Show Navigation Menu
Hide Navigation Menu
Section 1 Foundations of Doctoral Study / Chapter 6 Critical Thinking: The Means to Inquire
One need not be an internationally acknowledged genius, mathematician, or scientist to ask questions based on observations in contemporary, every day settings. Over the course of several published works, writer Malcolm Gladwell has examined information sources and pathways linking human behavior and exchanges. Among other questions, Gladwell (2008) has examined whether people are lucky in business or were in the right time and place to learn and act upon access to information networks and learning resources. What were the circumstances that lent themselves to success? Was former Microsoft CEO Bill Gates simply a genius or were there inherent advantages he was privy to in the way of geography, proximity, and access to learning resources? (Gladwell, 2008). The short answer for Bill Gates, it appears, was a little bit of all these characteristics set in motion by relatively few, key relational circumstances that lent themselves to his becoming one of the best programmers in the world at a young age.
Another of Gladwell’s (2008) examinations involved linking youth hockey teams in Canada to wider education policy and practice. Gladwell was interested in understanding if being placed on an advanced hockey team was an anomaly reserved for a talented few (parallel to students deemed gifted and talented in education settings) or factors such as age or the amount of extra work played in a role in athletic success (or academic success in the case of gifted and talented).
After conducting a few cursory examinations across age groups, Gladwell (2008) observed that advanced hockey players were born earlier in the year, between January and March. Why is this important? Two children born in the same year—one in January and one in June—fall in to the same age category with respect to participation in athletics or academics. So the advantage afforded a child born earlier in a given year comes down to their being more physically advanced than a child born later in the year. In the context of academics, the same child could be expected, by some measures, to be cognitively more advanced simply by having been born a few months earlier and their bodies having that much more time to develop and adapt to learning conditions. How is this linked to education policy?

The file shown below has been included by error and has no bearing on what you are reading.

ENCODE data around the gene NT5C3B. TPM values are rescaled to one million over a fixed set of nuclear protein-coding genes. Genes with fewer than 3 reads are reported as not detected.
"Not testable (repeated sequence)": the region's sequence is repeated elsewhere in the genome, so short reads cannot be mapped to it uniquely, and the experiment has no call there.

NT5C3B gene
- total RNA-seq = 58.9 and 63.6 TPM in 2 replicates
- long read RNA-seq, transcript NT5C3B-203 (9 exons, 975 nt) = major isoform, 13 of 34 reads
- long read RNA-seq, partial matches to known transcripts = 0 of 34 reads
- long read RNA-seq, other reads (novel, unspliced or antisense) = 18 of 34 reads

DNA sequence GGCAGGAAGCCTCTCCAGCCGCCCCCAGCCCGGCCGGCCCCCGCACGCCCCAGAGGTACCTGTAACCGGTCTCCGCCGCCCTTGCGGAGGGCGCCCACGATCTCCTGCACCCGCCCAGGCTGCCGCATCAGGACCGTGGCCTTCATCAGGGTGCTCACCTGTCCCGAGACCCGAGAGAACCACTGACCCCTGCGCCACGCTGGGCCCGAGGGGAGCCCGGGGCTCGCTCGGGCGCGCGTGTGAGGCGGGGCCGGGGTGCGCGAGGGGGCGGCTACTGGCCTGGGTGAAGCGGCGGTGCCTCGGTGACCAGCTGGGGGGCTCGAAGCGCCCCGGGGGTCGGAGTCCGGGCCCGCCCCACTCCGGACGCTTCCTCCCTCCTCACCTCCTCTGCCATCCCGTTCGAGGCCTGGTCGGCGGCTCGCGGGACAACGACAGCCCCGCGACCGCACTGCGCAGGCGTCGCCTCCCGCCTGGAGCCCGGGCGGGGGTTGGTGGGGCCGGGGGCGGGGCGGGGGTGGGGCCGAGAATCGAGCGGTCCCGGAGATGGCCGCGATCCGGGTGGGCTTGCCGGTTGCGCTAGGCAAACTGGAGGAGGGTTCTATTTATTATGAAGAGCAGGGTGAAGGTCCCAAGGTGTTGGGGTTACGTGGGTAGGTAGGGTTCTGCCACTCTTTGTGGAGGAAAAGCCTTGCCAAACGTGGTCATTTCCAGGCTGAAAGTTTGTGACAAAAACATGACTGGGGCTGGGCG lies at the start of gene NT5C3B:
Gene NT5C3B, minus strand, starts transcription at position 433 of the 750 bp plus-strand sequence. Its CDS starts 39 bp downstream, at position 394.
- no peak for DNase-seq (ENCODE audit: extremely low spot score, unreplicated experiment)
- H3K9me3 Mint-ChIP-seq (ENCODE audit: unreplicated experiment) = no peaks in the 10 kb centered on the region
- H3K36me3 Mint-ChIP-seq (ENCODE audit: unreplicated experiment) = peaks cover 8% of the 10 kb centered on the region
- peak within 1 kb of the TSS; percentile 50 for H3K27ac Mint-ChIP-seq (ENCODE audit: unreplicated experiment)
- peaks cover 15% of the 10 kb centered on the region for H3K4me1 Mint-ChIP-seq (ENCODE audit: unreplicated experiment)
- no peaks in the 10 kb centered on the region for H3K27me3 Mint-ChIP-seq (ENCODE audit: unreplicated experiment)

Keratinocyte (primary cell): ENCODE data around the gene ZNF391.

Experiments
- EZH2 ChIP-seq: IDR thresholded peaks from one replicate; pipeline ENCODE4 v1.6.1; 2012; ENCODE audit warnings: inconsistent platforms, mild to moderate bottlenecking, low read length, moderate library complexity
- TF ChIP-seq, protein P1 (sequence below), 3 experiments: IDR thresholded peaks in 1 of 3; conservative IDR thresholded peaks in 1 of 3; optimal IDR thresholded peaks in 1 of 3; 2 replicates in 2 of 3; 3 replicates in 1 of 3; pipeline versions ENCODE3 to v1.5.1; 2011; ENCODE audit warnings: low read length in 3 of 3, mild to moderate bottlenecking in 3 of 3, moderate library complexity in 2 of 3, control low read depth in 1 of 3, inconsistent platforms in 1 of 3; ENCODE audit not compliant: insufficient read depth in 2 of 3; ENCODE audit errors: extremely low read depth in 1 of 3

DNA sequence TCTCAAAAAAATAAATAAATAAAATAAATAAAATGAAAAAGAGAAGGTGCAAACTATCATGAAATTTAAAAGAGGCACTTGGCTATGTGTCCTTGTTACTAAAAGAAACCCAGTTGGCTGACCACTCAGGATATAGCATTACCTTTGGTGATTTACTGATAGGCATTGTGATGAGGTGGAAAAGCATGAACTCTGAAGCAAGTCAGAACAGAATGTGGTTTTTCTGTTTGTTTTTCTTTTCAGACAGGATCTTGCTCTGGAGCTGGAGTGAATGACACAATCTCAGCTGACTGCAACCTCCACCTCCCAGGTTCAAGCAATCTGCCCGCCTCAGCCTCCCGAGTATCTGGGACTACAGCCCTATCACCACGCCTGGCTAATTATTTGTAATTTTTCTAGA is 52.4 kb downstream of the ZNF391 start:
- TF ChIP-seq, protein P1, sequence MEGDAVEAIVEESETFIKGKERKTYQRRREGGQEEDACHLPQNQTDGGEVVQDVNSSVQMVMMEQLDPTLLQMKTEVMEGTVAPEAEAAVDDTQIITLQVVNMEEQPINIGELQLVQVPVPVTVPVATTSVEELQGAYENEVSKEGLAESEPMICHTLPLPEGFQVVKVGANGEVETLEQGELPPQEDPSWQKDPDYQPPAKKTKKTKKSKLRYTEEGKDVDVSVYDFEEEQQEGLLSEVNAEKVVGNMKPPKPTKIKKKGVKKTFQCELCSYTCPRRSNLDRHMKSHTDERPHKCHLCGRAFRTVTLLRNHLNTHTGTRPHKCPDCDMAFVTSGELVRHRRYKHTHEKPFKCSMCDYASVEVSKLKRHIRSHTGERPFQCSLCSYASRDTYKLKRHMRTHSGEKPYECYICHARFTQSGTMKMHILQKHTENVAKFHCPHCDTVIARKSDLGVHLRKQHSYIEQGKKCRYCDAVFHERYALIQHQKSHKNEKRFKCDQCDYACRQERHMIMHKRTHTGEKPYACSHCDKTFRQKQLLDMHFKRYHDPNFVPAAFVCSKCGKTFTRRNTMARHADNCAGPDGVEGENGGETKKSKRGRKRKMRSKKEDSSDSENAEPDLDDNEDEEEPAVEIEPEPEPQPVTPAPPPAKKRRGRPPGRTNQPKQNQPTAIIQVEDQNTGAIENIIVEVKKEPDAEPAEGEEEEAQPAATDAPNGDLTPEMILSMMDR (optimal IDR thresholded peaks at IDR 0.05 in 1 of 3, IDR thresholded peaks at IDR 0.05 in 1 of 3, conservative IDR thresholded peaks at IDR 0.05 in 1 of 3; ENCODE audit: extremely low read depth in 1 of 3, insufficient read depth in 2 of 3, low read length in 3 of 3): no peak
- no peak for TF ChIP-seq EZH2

Differences in age between a young person born in January and a young person born six months later, for instance, mean an additional six months of physical development. This extra development becomes an inherent advantage for the young person born early in the year. This carries over to education settings in the way gifted and talented students are identified and placed. Applying the same approach to gifted and talented, the rapid changes that occur early in life, given a six month head start potentially creates the false appearance of one child being smarter or more advanced than their peers. In the case of two learners in a classroom, the difference in assessed performance may be less a function of ability as it is a function of physical development. This is important in terms of an inherent advantage created institutionally, in the way of access to learning resources when a child is labeled gifted and talented. Presented in terms of empirical examination and potential doctoral research, learners might seek to understand ways academic outcomes might be affected by institutional profiling of learner proficiencies as a function of age.